The Unacknowledged Potential of PTSD: Posttraumatic Growth
Last week, Beacon Lens’ blog post explored the latest developments around Posttraumatic Stress Disorder (PTSD) in honor of June as PTSD Awareness Month. However, there is an element to PTSD that doesn’t get its due: Posttraumatic Growth (PTG) which, in brief, is any positive change that results from a life-altering or traumatic event. Unfortunately, in treating PTSD, we sometimes focus more on the negative, which can be counterproductive for people who have experienced trauma. It’s time to readjust our thinking and focus on unlocking the potential for heightened recovery among people with PTSD.
Like PTSD, PTG as a concept is as old as the hills. Consider the themes in ancient literature of personal growth after tremendous trials, such as Odysseus’ 10-year journey home after the fall of Troy in the Odyssey. However, the term “posttraumatic growth” wasn’t coined until 1995, by Richard Tedeschi, PhD and Lawrence Calhoun, PhD, both from the University of North Carolina. In their quest to understand what made people resilient, the two researchers stumbled upon PTG after interviewing individuals who had suffered severe physical and/or emotional injury. The recurring theme from these interviews was that they are now better people in spite of negative changes in their lives.
Specifically, that improvement landed in five general areas, according to Drs. Tedeschi and Calhoun:
- New opportunities or possibilities in life
- Increased sense of personal strength
- Change in relationships with others
- Greater appreciation for life in general
- Deepening of spiritual life
Therapeutic opportunity the silver lining to trauma
To be clear, the researchers are not implying that traumatic events are good or that people should ideally experience trauma in the name of personal growth. Additionally, experiencing PTG does not mean that people won’t suffer. In fact, the opposite is true; experiencing that distress is what leads to a new wisdom, and ultimately, growth.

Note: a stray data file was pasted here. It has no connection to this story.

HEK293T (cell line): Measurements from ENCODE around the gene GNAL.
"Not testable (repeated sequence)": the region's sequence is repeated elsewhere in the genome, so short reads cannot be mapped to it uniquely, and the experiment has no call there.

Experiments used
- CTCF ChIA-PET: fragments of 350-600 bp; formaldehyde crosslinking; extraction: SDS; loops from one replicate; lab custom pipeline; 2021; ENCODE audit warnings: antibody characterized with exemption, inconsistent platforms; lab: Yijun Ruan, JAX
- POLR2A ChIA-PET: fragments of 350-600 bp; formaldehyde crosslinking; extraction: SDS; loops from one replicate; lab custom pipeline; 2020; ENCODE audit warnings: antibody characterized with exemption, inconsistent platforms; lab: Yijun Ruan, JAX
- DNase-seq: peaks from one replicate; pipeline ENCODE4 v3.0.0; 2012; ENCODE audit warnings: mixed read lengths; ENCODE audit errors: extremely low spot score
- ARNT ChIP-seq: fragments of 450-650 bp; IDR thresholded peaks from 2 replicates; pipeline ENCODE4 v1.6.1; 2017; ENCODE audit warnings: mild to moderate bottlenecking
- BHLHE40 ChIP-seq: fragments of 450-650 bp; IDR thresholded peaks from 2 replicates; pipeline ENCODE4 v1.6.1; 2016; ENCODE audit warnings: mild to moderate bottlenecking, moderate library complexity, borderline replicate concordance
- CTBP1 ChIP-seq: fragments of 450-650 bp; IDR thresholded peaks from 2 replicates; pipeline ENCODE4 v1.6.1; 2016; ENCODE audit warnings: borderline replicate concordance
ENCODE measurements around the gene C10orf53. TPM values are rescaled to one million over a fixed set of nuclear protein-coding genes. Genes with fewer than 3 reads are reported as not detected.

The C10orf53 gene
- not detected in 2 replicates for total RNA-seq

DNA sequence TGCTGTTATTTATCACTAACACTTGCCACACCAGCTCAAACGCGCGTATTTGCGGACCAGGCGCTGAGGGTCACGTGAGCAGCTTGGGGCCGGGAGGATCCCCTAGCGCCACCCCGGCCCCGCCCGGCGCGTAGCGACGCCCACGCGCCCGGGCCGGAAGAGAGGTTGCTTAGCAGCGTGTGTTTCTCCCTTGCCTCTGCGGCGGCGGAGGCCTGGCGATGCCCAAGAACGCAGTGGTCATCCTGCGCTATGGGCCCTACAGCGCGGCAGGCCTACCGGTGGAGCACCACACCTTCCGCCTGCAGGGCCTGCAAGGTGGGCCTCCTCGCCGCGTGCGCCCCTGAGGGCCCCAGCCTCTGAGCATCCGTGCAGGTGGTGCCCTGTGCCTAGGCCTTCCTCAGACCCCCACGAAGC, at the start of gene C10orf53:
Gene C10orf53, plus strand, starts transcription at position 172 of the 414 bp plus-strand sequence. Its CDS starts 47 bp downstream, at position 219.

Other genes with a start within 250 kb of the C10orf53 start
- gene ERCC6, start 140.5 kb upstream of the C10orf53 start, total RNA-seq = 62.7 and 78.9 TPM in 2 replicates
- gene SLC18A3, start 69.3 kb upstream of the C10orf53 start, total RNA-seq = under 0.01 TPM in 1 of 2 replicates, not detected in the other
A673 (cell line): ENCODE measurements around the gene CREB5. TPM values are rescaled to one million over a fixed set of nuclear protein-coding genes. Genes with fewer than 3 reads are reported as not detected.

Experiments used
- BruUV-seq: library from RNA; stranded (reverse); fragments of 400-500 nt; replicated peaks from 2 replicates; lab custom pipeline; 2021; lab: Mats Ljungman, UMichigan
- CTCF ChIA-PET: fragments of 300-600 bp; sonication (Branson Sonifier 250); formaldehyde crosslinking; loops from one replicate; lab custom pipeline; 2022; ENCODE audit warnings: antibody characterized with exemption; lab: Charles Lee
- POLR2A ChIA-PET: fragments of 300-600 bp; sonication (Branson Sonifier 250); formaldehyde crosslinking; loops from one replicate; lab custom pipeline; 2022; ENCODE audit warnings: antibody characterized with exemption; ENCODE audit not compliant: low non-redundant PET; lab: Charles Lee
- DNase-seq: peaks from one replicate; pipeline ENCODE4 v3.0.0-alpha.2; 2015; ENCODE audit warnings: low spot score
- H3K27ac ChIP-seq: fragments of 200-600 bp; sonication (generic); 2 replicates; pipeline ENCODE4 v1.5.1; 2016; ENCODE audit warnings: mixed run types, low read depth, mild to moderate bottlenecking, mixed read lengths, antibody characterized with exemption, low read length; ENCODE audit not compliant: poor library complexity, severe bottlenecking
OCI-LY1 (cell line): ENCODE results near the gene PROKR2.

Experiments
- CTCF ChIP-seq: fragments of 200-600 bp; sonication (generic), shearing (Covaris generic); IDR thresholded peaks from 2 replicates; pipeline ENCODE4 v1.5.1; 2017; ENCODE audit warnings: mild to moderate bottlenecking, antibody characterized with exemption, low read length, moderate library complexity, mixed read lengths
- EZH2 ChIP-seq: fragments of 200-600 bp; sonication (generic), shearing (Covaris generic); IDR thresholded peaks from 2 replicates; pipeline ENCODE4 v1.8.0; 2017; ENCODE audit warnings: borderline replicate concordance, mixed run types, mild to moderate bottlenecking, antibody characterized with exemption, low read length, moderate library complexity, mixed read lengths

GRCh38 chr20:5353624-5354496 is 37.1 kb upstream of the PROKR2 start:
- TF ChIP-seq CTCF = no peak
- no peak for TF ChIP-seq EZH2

The two researchers stumbled upon PTG after interviewing individuals who had suffered severe physical and/or emotional injury. The recurring theme from these interviews was that they are now better people in spite of negative changes in their lives.
Further, not everyone who suffers from PTSD will experience posttraumatic growth. Generally, those people who embrace change and confront difficulty rather than avoid it are more likely to experience PTG. However, when treating PTSD, it is clinicians’ responsibility to help their patients tap into that potential.
What does that mean exactly? It’s a delicate balance between the clinician’s acknowledgement of the trauma while also helping the person to see other or new opportunities, asserts Dr. Tedeschi. It entails pointing out what that person can still do. It sometimes means reteaching social skills or helping that person to redefine success for him or herself. Finally, it requires “philosophical discussions, careful, attentive conversations” between the clinician and patient.
Is PTG another term for resiliency?
There’s controversy among researchers on the relationship between PTG and resiliency. Some say PTG is a form of resiliency while others suggest that resiliency leads to PTG. Drs. Tedeschi and Calhoun suggest an inverse relationship between the two: highly resilient people experience less PTG presumably because of stronger coping skills, which allow them to deal with trauma more successfully than those people who are less resilient.
In contrast to PTG, resiliency is more about the ability to deal with the adversity than it is about the outcome of the adversity. Resiliency is about the “process of adapting well” to stress or adversity, with strong relationships as resilience’s greatest factor, according to the Defense Centers of Excellence for Psychological Health & Traumatic Brain Injury. It also involves strong communication and problem-solving skills, as well as self-confidence.
Experiencing PTG does not mean that people won’t suffer. In fact, the opposite is true; experiencing that distress is what leads to a new wisdom, and ultimately, growth.
PTG, on the other hand, refers to moving beyond one’s ability for adaptation prior to the trauma. It is personal change that exceeds one’s ability to resist or not be damaged by trauma. In other words, it is change at the most fundamental level and not the personal quality that leads to change.
While we can’t ignore the trauma inherent to PTSD, at the same time, we can’t ignore the underlying potential for positive change – for helping people live their lives to their fullest potential. To do so would be a disservice to PTSD sufferers.